Arnon Goldfinger was a TV director and documentarian in Israel when his grandmother, Gerda Tuchler, passed away. Gerda had fled Nazi Germany and retained as much of her German culture as possible, though she spoke English with her grandson when he visited for apple strudel and Swiss chocolate. After she died, Arnon found a trove of Nazi propaganda among her possessions, along with personal correspondence with the SS officer who hired Adolf Eichmann. Arnon thought, “WTF?” or the Hebrew equivalent thereof.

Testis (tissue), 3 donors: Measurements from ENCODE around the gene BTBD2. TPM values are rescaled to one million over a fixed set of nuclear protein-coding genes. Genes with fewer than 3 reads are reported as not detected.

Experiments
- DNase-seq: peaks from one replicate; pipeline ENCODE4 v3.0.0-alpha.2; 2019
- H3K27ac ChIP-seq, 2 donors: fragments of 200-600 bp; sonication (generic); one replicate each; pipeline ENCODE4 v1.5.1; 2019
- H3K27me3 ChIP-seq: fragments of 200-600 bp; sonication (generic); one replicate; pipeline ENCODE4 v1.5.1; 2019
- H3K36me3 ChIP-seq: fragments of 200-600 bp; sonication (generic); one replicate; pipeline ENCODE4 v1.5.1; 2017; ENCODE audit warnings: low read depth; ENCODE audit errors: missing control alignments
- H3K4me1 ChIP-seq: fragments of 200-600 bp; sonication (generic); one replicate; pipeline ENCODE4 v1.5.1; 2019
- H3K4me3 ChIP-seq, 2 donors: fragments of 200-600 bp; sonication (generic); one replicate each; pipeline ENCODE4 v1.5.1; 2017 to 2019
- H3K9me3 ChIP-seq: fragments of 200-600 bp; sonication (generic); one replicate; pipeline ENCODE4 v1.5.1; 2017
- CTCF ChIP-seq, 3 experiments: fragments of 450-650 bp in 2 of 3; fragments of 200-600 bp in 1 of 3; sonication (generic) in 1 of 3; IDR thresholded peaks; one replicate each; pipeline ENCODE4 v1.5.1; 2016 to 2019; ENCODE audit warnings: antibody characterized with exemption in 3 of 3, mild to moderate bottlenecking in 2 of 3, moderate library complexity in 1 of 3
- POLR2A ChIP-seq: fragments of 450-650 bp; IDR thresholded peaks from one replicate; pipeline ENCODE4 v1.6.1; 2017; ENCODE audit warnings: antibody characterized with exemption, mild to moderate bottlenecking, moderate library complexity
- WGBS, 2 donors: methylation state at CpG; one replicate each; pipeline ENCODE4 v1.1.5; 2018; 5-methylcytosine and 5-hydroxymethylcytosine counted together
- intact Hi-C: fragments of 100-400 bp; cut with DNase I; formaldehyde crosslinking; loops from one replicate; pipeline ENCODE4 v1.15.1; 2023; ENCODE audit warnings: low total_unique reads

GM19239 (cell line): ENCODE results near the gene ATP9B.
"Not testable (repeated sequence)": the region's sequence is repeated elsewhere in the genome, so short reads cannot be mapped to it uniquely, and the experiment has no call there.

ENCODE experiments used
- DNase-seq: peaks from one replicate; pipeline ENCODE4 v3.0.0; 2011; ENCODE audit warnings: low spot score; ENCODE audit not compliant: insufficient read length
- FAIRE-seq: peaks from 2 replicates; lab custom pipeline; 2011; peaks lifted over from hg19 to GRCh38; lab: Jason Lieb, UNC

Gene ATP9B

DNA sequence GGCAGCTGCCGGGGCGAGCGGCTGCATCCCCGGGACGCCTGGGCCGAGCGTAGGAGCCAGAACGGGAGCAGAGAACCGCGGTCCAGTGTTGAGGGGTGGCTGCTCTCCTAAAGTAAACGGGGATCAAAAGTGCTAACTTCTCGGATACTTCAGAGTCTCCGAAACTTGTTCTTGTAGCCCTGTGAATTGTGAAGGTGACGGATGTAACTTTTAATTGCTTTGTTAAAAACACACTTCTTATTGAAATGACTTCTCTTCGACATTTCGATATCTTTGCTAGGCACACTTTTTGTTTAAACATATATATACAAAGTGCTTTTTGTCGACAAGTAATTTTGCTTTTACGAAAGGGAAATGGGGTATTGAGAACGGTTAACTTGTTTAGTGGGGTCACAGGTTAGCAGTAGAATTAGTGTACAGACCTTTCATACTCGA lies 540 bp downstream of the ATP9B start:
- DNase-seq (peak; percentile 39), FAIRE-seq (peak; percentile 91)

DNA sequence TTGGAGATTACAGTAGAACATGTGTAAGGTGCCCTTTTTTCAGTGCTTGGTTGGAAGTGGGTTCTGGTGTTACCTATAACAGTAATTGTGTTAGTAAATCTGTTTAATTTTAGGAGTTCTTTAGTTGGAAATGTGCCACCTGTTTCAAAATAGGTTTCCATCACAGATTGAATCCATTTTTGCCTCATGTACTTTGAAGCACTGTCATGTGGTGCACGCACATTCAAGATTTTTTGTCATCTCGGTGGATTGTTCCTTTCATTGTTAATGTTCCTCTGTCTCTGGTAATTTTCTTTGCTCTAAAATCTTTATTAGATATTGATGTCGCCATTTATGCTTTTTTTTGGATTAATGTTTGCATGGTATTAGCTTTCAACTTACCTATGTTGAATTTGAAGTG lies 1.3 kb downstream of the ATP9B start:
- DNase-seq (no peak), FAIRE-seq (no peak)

That’s the subject of The Flat, one of the year’s most absorbing documentaries, which plays at the Modern this weekend. The film follows Arnon and his mother, who knew nothing of her mother’s past, as they travel across Germany and dig up evidence of an early movement among Nazis and Zionists to move Germany’s Jewish population to Palestine. One astonishing revelation follows another as Arnon tracks down old relatives and historians and tries to unravel such mysteries as how his grandparents could have maintained friendships in Germany after everything that happened during that time. His film, a document of his own ancestors’ history, becomes a compelling portrait of selective memory and our human capacity for denial. Just when you think the Holocaust has been exhausted as a subject for documentaries, a story like this pops up.